U-Lock solution for SuperDelite

nunosanches

Member
Happy Tuesday everyone,

While I daydream about the Superdelite I’m waiting to receive I keep thinking about the different components I’ll use with it. In this case, I’ve been thinking about the lock that I’ll use.

The SD brings an Abus 6000 foldable lock. As I live in SF (high theft rate), I’m concerned about using that lock when I’m out and about in the city. Currently I use a New York Fahgetaboutitt with my analog bike locked and store it between the seat post and the backrack when biking. That kind of positioning is not great and would be damaging the paint of the fancy SD. I’m a fan of that lock but it has no little snap gadget to easily store it under the frame triangle (also don’t think it would fit in the SD that way because of the small space there)

So I’m looking for a neat solution to have a strong U-Lock.

1. Which (high-security) U-lock do you guys use with a SD or similar bike? I’m between another NY Fahgetaboutitt, the Abus Granit XPlus 540 or the fancier 770A SmartX 230
2. How do you put / store it in the bike when riding? In the front rack (not a fan, rather not do it), on the side next to the wheels? ....

Thank you for your input!

Nuno
 

nunosanches

Member
@PeterL Thanks so much for sharing the thread. Lots of cool stuff there! I'm not sure whether putting the heavy lock in the front won't put too much weight all the time in the front of the bike... It's one idea to consider though. I was wondering if there would be a way to have the lock more towards the back of the bike.
 

Ebiker01

Well-Known Member
Any lock could be cut with a grinder blade. The Abus level 15 or 20 in under 90sec.

This one will buy some xtra time. Maybe 20min.

 

Taylor57

Well-Known Member
Any lock could be cut with a grinder blade. The Abus level 15 or 20 in under 90sec.

This one will buy some xtra time. Maybe 20min.


Probably easier to cut away the bike rack!
 

Keith M

Member
Have you considered a cafe lock?
 

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nunosanches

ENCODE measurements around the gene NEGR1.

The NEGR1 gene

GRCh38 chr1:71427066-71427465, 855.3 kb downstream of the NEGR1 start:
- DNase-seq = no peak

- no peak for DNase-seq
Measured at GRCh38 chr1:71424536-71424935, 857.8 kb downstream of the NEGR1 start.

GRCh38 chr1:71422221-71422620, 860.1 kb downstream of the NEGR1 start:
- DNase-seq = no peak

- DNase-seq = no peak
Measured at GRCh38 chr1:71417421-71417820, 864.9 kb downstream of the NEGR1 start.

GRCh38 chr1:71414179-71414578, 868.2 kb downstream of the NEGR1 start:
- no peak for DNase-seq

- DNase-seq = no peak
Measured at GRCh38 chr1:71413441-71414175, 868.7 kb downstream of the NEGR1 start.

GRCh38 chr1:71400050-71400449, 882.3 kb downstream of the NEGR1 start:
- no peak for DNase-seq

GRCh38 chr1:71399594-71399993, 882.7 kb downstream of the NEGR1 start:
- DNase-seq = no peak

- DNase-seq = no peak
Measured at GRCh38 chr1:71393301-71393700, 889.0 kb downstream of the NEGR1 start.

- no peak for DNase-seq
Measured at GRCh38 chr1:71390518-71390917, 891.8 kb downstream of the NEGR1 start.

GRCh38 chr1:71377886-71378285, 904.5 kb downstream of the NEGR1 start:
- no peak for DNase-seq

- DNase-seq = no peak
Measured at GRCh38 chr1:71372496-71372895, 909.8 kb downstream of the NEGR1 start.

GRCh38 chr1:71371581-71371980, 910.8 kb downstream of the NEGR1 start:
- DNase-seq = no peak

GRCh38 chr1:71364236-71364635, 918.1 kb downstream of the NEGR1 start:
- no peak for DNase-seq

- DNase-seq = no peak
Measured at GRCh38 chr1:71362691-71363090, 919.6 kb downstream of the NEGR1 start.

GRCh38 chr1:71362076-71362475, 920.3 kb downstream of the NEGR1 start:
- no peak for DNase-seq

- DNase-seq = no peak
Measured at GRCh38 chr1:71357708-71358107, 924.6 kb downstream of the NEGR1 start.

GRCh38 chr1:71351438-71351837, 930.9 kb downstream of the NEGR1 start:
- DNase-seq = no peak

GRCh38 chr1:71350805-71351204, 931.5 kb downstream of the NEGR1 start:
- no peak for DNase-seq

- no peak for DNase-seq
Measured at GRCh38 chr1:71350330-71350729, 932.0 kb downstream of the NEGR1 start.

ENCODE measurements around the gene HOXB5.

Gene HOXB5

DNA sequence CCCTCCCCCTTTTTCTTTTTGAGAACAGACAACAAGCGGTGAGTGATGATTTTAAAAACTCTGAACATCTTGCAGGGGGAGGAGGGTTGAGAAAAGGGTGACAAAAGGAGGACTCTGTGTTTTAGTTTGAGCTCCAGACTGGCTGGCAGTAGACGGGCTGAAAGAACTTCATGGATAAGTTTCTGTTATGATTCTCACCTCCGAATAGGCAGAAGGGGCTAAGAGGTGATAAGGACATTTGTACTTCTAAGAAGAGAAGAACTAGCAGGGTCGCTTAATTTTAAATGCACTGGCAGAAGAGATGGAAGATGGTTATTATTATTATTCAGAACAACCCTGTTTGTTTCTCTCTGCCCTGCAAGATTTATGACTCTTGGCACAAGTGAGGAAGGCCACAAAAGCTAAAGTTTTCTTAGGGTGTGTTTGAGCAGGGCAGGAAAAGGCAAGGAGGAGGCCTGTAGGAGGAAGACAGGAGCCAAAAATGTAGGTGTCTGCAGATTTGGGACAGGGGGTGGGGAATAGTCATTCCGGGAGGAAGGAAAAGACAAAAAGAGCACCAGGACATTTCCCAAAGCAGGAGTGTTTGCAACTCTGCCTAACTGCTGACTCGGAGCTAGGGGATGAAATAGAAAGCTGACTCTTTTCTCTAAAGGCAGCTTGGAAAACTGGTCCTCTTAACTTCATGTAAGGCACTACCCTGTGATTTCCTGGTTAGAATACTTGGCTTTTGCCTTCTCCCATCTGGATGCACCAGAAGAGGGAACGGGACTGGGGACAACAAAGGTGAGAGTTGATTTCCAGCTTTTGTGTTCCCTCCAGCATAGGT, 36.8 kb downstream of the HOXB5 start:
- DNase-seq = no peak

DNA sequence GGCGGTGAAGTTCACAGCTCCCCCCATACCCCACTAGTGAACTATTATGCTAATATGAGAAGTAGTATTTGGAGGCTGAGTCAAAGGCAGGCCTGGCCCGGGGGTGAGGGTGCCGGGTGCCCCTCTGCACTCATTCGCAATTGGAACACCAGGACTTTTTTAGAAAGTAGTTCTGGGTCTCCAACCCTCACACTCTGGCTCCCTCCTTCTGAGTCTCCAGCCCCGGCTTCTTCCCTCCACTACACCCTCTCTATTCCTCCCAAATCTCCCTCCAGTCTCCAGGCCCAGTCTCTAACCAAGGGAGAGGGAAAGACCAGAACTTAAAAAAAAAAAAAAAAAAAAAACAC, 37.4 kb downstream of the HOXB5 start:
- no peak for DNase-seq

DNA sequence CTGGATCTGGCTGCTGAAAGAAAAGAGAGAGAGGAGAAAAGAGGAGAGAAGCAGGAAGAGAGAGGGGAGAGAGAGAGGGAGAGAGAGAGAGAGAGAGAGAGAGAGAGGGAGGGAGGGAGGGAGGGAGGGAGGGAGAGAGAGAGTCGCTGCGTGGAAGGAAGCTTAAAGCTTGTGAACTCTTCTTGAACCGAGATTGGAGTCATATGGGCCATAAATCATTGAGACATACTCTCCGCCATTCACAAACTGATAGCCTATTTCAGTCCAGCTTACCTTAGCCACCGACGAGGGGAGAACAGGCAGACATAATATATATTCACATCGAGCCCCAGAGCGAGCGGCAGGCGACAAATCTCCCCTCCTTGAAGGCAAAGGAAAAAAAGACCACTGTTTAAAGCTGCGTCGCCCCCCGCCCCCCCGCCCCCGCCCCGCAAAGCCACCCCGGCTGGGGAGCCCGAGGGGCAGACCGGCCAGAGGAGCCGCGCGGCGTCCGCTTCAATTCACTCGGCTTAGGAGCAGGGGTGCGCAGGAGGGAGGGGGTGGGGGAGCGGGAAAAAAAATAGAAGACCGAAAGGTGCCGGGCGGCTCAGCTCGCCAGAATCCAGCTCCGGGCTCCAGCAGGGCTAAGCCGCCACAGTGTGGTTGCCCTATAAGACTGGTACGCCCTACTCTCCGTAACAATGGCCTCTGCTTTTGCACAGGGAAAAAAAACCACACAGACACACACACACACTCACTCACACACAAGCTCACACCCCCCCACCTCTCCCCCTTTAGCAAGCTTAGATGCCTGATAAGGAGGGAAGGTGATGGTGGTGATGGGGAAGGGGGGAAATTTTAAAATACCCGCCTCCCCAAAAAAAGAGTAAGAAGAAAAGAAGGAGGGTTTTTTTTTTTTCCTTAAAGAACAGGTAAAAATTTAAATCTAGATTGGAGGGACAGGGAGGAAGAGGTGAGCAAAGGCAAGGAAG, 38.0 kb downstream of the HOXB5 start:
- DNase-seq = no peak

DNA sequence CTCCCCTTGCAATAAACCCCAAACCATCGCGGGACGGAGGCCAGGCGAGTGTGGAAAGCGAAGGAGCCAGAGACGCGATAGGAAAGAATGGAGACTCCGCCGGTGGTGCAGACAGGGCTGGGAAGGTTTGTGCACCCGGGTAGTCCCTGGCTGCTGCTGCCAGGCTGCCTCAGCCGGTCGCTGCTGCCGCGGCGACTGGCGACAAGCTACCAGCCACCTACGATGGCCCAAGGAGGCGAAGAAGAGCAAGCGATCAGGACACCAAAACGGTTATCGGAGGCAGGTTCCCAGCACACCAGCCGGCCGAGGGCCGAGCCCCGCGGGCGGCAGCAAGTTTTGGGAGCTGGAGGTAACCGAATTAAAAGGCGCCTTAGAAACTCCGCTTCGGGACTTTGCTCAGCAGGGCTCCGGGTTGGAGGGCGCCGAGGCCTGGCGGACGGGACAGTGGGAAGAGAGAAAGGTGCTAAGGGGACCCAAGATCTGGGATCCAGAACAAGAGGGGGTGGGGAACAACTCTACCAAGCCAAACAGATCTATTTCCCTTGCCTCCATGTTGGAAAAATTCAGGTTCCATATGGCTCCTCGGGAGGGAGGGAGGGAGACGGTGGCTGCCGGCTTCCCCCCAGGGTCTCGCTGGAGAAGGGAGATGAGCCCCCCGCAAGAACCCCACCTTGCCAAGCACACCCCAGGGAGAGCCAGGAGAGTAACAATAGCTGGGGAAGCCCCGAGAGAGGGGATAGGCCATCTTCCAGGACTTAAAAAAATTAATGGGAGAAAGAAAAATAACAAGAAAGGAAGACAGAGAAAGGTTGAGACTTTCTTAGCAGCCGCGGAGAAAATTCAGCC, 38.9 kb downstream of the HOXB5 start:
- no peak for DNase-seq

Member
Any lock can be cut. Once a bike thief steals your bike what will they want to do? ride it away right? So take that option away.
For me beside using a Krypt ULock I use Xena caliper locks (they have motion sirens) on the calipers that prevents the wheels from rolling. I also use removable pedals. Easy to take them out and put them in your pocket. Last resort, take your saddle/seatpost off.
Great ideas thanks!!! Which caliper locks would work on an ebike like the SD?
 

aaronhamlin

New Member
Region
USA
City
Chicago, IL
I'd recommend a more systemic approach. I too am getting ready to buy either an SD or SC from R&M so had to research this same issue. I agree with you that the foldable lock is inappropriate. Here's a resource with lock references, insurance, and other useful info (better late than never).
 

aaronhamlin

New Member
Region
USA
City
Chicago, IL
Try the OnGuard Pitbull-

I'd have serious reservations here. The OnGuard Pitbull is not even the highest grade U-lock by that company. Even their highest grade U-lock, the Onguard Brute only lasts 2 1/2 minutes against an angle grinder. That's not appropriate for an e-bike in the $10K range. The recommendations here are much better and don't pretend the problem can be solved with a single lock.
 

m@Robertson

Well-Known Member
Region
USA
I finally gave in and wrote this up not too long ago. The 'D' locks from Lockitt/Pragmasis are Sold Secure Diamond rated for bikes. The Xena is much stronger and requires two cuts of an angle grinder because the shaft will not rotate after just one cut; necessitating two and thus doubling the attack time.